Each forecast is based on at least one million monte carlo simulations of the games in the described period. For each simulation, the PairWise Ranking (PWR) is calculated and the results tallied. The probabilities presented in the forecasts are the share of simulations in which a particular outcome occurred.

The outcome of each game in each simulation is determined by random draw, with the probability of victory for each team set by their relative KRACH ratings. So, if the simulation set included a contest between team A with KRACH 300 and team B with KRACH 100, team A will win the game in very close to 75% of the simulations. I don’t simulate ties or home ice advantage.

Resources

A new #1 in KRACH

Unlike PWR (which mimics the tournament selection process) , KRACH is just for fun. But, a lot of people like it and it’s what I use to estimate team strength when simulating game outcomes.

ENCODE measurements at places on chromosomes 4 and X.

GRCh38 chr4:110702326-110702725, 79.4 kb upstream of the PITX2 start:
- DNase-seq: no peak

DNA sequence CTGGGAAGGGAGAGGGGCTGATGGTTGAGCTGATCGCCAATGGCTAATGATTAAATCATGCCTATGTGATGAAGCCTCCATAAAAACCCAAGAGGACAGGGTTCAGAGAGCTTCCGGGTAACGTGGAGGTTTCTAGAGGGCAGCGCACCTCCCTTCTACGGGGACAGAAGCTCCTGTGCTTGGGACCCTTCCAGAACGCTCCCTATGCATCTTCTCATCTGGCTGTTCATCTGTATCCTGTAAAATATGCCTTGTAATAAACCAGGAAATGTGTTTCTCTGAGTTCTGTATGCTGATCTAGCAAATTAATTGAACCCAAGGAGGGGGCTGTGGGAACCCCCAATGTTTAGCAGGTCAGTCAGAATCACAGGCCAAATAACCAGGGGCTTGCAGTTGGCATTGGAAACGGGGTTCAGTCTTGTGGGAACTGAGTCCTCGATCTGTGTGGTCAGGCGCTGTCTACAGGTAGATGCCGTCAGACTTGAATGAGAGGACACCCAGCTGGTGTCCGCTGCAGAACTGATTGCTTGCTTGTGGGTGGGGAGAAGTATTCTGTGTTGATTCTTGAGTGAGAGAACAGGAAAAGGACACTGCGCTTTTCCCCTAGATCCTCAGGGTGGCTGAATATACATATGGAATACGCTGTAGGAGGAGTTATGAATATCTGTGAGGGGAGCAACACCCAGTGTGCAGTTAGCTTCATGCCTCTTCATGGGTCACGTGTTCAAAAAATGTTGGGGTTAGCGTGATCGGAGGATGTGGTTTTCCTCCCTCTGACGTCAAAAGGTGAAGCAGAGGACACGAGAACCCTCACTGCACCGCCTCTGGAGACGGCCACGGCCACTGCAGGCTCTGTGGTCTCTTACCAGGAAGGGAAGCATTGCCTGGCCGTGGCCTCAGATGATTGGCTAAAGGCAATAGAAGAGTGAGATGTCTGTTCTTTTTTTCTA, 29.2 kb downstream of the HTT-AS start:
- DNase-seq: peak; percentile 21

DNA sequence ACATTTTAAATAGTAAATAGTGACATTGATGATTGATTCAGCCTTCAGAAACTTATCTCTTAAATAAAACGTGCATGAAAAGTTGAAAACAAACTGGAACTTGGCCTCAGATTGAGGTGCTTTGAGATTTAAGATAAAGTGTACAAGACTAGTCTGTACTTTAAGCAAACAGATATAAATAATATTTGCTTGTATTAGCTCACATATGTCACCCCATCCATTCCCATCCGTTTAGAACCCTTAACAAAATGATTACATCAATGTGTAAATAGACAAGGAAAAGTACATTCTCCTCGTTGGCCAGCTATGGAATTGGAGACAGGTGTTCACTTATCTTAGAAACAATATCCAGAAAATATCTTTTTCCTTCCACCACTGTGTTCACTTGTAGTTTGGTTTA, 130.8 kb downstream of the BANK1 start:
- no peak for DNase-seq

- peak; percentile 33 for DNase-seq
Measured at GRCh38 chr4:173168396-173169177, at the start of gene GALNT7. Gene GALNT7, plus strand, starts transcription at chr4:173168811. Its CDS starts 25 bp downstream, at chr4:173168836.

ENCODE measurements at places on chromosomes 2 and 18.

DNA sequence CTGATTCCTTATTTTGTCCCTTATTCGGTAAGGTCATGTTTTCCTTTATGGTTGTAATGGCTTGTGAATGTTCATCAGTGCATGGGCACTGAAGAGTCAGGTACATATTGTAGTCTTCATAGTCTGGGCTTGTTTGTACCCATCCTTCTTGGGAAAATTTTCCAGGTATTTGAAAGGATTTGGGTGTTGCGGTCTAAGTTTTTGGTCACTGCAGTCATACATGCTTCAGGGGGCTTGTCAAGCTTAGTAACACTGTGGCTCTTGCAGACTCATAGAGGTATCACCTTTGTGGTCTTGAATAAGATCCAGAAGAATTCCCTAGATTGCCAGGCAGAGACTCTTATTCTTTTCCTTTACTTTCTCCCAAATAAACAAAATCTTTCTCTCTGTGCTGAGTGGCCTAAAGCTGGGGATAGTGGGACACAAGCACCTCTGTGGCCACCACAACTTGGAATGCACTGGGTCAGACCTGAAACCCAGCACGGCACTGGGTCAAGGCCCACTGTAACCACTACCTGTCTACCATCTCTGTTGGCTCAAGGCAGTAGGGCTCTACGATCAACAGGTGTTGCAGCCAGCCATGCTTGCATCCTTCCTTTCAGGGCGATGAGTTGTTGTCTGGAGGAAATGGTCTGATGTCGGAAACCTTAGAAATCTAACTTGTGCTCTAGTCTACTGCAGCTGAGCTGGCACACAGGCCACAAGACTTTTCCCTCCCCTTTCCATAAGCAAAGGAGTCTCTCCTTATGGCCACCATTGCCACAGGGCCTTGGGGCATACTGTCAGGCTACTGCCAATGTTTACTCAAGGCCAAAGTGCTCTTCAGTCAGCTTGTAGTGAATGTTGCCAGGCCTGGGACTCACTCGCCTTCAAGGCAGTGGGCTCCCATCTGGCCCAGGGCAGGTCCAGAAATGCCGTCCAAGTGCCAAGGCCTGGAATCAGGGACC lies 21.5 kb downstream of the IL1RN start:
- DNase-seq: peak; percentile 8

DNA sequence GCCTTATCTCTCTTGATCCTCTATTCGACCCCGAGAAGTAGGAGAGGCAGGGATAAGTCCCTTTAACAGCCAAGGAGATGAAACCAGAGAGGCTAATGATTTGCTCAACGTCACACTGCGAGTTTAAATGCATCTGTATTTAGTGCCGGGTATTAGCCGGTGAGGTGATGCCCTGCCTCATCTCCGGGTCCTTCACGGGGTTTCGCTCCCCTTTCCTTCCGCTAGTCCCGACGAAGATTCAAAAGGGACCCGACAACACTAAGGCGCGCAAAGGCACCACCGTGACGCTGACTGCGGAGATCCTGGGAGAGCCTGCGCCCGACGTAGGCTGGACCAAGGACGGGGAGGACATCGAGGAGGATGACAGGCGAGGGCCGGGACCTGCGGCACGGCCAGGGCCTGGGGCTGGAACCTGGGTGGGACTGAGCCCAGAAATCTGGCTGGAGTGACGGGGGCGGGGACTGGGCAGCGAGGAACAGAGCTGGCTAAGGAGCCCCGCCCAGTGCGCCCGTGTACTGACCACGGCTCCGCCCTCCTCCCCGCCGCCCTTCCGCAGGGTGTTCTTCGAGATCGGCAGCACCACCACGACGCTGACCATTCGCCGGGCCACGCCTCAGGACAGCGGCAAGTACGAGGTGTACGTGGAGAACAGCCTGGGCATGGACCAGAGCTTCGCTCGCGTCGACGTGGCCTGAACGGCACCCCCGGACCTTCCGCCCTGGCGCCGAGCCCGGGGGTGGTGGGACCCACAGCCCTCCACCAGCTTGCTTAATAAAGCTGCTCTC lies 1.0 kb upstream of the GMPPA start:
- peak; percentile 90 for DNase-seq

When writing yesterday’s post, I noticed there’s a new king of the hill in PWR – #2 North Dakota.

Only once this season has #1 Minnesota State been knocked out of first place in KRACH, on Dec. 29 by then second-in-PWR Harvard. The following week Harvard also took over first place in PWR. Harvard’s reign was short-lived, as Minnesota State took back the top rankings in both PWR and KRACH on January 12 and have held both until this week.

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Tournament cutlines and weekend PWR outlook

Welcome new visitors. You might want to start with my introductory post, Hello world, to see what this blog is about. It may not be for everyone.

Review of last week’s cutlines